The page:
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Engineering's npower success

09 Mai 2007

Students from Cardiff University have won a national competition which sought solutions to plugging the energy gap in the UK.

The competition tasked teams of undergraduates from across the country to answer the question ‘How should the UK plug the impending energy gap?’

The Cardiff School of Engineering team of four won the final of the npower Energy Challenge 2007, held at Wembley Stadium, after beating off tough competition from other universities.

The team was awarded £1,250 per team member and £5,000 for the School of Engineering by Andy Duff, chief executive of RWE npower.

There is a need to meet a predicted energy shortfall of 25 giga watts by 2025 brought about by an increased demand for electricity and the closure of existing coal, oil and nuclear plants as they reach the end of their operational lives. The competition was designed to find answers to the real problems facing the engineering sector and discover new and sustainable solutions that will ensure the UK’s energy needs are met. The Energy Challenge also sought to discover new talent and encourage recruitment into the engineering sector.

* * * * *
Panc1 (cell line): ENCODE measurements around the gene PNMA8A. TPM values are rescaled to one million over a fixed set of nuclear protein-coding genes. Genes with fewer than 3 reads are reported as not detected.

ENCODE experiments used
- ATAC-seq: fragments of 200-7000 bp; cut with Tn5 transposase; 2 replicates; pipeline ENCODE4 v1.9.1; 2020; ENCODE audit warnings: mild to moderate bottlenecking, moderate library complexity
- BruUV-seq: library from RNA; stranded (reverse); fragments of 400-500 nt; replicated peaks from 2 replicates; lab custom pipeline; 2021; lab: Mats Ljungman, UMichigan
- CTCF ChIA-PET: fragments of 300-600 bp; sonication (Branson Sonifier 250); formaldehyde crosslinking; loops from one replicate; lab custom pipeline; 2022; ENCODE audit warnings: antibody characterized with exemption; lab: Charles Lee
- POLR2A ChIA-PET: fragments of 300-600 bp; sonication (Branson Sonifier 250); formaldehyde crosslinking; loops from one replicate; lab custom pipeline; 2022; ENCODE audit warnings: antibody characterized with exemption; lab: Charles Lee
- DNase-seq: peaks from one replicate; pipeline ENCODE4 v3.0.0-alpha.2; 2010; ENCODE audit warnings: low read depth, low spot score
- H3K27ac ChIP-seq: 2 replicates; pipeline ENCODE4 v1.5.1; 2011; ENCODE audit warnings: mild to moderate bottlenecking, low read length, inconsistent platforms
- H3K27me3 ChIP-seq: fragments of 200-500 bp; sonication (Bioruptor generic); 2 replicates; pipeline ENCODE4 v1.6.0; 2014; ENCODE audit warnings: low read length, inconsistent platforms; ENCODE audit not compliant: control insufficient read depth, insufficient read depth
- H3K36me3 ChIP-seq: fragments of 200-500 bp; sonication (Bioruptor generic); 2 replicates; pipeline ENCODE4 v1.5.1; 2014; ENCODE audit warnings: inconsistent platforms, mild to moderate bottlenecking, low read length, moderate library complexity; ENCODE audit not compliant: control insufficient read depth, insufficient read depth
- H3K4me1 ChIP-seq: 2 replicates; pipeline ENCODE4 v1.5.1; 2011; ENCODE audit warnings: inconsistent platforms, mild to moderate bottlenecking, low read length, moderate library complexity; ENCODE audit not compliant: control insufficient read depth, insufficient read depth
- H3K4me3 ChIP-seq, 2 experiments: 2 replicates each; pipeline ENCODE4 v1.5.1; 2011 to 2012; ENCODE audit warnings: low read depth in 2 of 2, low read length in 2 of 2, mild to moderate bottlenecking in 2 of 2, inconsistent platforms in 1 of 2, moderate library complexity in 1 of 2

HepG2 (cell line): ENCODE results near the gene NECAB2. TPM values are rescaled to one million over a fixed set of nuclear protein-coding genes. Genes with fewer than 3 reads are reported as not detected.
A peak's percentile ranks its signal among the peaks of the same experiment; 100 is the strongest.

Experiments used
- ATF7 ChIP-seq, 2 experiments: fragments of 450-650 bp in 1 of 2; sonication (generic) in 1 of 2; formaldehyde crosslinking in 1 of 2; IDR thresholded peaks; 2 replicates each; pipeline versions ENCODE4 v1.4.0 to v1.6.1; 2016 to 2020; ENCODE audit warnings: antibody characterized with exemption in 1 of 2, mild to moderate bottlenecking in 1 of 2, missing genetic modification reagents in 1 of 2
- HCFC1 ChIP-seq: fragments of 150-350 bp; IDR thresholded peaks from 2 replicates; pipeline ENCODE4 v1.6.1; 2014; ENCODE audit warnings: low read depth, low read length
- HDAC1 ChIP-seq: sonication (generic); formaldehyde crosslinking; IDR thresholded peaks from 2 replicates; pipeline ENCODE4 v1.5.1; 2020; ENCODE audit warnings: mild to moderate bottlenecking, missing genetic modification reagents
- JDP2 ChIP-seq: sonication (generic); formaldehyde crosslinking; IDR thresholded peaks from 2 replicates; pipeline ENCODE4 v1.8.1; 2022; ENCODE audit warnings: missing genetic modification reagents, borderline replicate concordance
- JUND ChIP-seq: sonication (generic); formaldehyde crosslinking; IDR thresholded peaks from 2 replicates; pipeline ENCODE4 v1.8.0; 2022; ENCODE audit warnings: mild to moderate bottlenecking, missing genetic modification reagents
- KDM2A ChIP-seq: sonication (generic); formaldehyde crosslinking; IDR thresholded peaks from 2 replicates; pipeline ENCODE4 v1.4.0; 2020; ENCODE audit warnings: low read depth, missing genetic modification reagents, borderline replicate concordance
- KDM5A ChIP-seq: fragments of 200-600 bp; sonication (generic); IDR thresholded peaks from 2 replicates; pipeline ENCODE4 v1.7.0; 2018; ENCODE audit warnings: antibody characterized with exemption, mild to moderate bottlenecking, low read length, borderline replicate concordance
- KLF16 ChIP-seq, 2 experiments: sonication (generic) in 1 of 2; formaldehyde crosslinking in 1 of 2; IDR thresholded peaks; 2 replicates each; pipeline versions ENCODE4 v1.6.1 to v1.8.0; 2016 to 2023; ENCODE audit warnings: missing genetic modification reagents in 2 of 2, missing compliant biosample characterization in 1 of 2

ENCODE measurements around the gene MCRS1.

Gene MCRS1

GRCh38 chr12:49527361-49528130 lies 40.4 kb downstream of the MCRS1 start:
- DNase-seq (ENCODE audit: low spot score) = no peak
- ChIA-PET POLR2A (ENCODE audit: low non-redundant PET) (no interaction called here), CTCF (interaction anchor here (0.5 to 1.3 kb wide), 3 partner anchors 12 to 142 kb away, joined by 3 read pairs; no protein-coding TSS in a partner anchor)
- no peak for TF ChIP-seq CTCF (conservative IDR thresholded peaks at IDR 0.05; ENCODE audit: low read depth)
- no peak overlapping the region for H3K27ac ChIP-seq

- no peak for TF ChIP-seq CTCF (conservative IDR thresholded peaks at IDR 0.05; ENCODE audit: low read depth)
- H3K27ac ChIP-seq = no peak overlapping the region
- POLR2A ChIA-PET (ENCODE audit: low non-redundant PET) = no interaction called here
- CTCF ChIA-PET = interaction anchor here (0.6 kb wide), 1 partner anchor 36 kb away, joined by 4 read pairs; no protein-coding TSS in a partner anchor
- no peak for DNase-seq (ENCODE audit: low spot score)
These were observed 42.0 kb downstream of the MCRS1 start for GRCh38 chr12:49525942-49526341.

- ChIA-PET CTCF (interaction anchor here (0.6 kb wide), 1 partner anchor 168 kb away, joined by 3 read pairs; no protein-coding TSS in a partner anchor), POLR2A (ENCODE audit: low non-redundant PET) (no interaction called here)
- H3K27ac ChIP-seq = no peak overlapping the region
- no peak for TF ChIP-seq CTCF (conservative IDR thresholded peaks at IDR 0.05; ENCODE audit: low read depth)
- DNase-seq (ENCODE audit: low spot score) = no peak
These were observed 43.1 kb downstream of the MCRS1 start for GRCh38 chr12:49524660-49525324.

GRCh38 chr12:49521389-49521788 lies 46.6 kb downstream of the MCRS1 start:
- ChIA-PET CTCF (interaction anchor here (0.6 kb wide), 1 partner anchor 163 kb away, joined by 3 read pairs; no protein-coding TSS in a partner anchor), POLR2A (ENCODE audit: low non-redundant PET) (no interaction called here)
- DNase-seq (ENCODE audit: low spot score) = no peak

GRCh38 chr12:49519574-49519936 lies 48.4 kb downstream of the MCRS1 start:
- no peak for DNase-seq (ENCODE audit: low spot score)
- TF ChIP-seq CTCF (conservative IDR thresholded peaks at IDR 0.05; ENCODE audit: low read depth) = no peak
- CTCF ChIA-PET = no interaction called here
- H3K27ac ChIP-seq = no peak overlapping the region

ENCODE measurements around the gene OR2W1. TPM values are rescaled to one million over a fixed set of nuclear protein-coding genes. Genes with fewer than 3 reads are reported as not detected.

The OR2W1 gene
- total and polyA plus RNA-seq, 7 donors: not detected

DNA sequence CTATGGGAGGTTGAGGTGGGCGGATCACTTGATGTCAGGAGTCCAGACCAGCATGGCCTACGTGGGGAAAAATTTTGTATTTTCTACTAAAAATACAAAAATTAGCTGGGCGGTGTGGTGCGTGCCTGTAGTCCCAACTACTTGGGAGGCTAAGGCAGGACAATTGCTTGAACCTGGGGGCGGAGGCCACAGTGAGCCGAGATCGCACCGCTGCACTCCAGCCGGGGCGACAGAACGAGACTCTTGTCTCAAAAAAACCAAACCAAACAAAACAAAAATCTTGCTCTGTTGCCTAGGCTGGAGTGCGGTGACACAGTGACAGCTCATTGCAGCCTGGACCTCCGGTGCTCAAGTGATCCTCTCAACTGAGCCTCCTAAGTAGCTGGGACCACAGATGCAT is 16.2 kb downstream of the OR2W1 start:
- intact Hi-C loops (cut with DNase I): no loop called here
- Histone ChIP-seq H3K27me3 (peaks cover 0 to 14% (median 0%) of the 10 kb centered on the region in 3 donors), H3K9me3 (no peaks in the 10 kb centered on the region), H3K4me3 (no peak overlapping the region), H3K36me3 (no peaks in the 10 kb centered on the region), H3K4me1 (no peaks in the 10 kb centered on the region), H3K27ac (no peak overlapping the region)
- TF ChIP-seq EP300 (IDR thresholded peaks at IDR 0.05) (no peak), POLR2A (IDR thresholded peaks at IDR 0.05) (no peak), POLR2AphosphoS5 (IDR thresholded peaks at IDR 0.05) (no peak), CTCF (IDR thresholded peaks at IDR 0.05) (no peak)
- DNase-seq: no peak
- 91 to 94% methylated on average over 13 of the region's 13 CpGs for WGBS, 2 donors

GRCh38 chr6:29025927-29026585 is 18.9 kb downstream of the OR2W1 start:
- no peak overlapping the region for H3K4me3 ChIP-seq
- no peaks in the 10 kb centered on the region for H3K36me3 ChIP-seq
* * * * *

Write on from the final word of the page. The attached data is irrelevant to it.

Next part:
Cardiff University’s winning team of Richard Sidley, Philip Bale, David Clark and Mohammed Omer Khan, impressed RWE npower with their presentation focusing on stability and security through diversity.

Taking the idea of creating an innovative and diverse energy mix, by reducing reliance on gas, increasing nuclear and coal capacity and developing the Severn Barrage, the Cardiff team was confident that the predicted energy gap could be significantly reduced.

Mr Duff, Chief Executive of RWE npower said: ‘I would like to congratulate Cardiff University on their excellent winning presentation. The Energy Challenge is an important contribution to ensuring the engineering sector addresses dramatic skills’ shortages while simultaneously addressing the impending energy gap. The competition provides us with an excellent opportunity to source fresh ideas from undergraduate engineers. The high calibre of entrants has demonstrated that the competition offers the potential to identify exciting talent and speak to undergraduates about possible career opportunities.’

Captain of the winning team Richard Sidley said, "We are absolutely thrilled with our success. It has provided us with an excellent opportunity to think about practical solutions to a critical problem that will affect all of us within our lifetime. It is especially rewarding to know that Andy Duff selected our ideas above the others."